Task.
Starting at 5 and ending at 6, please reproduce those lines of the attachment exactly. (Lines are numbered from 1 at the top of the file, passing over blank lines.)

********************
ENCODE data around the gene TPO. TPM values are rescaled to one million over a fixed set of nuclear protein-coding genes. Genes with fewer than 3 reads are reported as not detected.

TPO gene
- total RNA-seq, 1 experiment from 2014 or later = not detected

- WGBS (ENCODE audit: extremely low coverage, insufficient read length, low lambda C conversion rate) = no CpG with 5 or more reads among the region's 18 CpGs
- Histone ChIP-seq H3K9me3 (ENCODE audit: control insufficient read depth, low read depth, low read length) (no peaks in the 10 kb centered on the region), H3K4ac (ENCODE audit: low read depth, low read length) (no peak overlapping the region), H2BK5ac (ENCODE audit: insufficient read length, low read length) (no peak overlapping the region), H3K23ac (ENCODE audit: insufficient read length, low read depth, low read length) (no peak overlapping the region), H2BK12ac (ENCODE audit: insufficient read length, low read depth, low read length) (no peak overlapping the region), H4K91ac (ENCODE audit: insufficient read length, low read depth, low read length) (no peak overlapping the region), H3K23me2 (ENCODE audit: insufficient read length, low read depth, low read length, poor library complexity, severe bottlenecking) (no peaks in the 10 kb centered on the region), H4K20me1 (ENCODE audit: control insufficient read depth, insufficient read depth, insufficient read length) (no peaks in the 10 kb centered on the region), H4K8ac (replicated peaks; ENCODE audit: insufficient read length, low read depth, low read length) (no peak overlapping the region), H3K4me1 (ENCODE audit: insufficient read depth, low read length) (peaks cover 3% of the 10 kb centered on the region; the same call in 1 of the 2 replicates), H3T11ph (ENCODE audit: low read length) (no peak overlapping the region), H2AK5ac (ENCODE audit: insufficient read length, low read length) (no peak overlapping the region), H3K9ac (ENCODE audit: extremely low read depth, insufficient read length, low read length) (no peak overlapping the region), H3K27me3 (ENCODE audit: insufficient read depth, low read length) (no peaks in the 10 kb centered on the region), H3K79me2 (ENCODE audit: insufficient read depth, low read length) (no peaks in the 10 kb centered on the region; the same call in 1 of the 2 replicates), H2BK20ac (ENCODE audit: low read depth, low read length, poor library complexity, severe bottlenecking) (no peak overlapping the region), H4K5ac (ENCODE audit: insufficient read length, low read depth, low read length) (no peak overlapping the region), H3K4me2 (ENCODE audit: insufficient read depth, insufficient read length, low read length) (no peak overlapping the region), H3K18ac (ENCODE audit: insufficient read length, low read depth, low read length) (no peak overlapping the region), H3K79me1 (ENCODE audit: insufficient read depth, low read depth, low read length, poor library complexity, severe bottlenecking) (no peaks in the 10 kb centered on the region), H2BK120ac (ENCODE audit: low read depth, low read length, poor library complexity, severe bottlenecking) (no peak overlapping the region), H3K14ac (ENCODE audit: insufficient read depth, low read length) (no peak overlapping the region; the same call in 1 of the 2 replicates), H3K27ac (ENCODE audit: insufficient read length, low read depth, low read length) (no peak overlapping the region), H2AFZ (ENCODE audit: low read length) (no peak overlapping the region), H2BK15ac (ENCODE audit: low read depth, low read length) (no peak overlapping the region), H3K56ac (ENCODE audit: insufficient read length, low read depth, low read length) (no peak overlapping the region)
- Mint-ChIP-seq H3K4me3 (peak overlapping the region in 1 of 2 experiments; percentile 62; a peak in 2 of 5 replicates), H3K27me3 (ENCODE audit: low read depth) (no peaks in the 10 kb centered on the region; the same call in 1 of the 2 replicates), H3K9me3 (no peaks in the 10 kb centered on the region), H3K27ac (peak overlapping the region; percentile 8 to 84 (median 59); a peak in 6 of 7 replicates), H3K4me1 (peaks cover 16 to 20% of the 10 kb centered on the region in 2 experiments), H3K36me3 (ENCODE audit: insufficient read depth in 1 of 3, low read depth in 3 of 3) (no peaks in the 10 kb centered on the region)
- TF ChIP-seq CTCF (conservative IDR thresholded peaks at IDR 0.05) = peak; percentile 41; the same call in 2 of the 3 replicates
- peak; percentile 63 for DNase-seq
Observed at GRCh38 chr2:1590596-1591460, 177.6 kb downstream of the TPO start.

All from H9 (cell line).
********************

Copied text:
- Histone ChIP-seq H3K9me3 (ENCODE audit: control insufficient read depth, low read depth, low read length) (no peaks in the 10 kb centered on the region), H3K4ac (ENCODE audit: low read depth, low read length) (no peak overlapping the region), H2BK5ac (ENCODE audit: insufficient read length, low read length) (no peak overlapping the region), H3K23ac (ENCODE audit: insufficient read length, low read depth, low read length) (no peak overlapping the region), H2BK12ac (ENCODE audit: insufficient read length, low read depth, low read length) (no peak overlapping the region), H4K91ac (ENCODE audit: insufficient read length, low read depth, low read length) (no peak overlapping the region), H3K23me2 (ENCODE audit: insufficient read length, low read depth, low read length, poor library complexity, severe bottlenecking) (no peaks in the 10 kb centered on the region), H4K20me1 (ENCODE audit: control insufficient read depth, insufficient read depth, insufficient read length) (no peaks in the 10 kb centered on the region), H4K8ac (replicated peaks; ENCODE audit: insufficient read length, low read depth, low read length) (no peak overlapping the region), H3K4me1 (ENCODE audit: insufficient read depth, low read length) (peaks cover 3% of the 10 kb centered on the region; the same call in 1 of the 2 replicates), H3T11ph (ENCODE audit: low read length) (no peak overlapping the region), H2AK5ac (ENCODE audit: insufficient read length, low read length) (no peak overlapping the region), H3K9ac (ENCODE audit: extremely low read depth, insufficient read length, low read length) (no peak overlapping the region), H3K27me3 (ENCODE audit: insufficient read depth, low read length) (no peaks in the 10 kb centered on the region), H3K79me2 (ENCODE audit: insufficient read depth, low read length) (no peaks in the 10 kb centered on the region; the same call in 1 of the 2 replicates), H2BK20ac (ENCODE audit: low read depth, low read length, poor library complexity, severe bottlenecking) (no peak overlapping the region), H4K5ac (ENCODE audit: insufficient read length, low read depth, low read length) (no peak overlapping the region), H3K4me2 (ENCODE audit: insufficient read depth, insufficient read length, low read length) (no peak overlapping the region), H3K18ac (ENCODE audit: insufficient read length, low read depth, low read length) (no peak overlapping the region), H3K79me1 (ENCODE audit: insufficient read depth, low read depth, low read length, poor library complexity, severe bottlenecking) (no peaks in the 10 kb centered on the region), H2BK120ac (ENCODE audit: low read depth, low read length, poor library complexity, severe bottlenecking) (no peak overlapping the region), H3K14ac (ENCODE audit: insufficient read depth, low read length) (no peak overlapping the region; the same call in 1 of the 2 replicates), H3K27ac (ENCODE audit: insufficient read length, low read depth, low read length) (no peak overlapping the region), H2AFZ (ENCODE audit: low read length) (no peak overlapping the region), H2BK15ac (ENCODE audit: low read depth, low read length) (no peak overlapping the region), H3K56ac (ENCODE audit: insufficient read length, low read depth, low read length) (no peak overlapping the region)
- Mint-ChIP-seq H3K4me3 (peak overlapping the region in 1 of 2 experiments; percentile 62; a peak in 2 of 5 replicates), H3K27me3 (ENCODE audit: low read depth) (no peaks in the 10 kb centered on the region; the same call in 1 of the 2 replicates), H3K9me3 (no peaks in the 10 kb centered on the region), H3K27ac (peak overlapping the region; percentile 8 to 84 (median 59); a peak in 6 of 7 replicates), H3K4me1 (peaks cover 16 to 20% of the 10 kb centered on the region in 2 experiments), H3K36me3 (ENCODE audit: insufficient read depth in 1 of 3, low read depth in 3 of 3) (no peaks in the 10 kb centered on the region)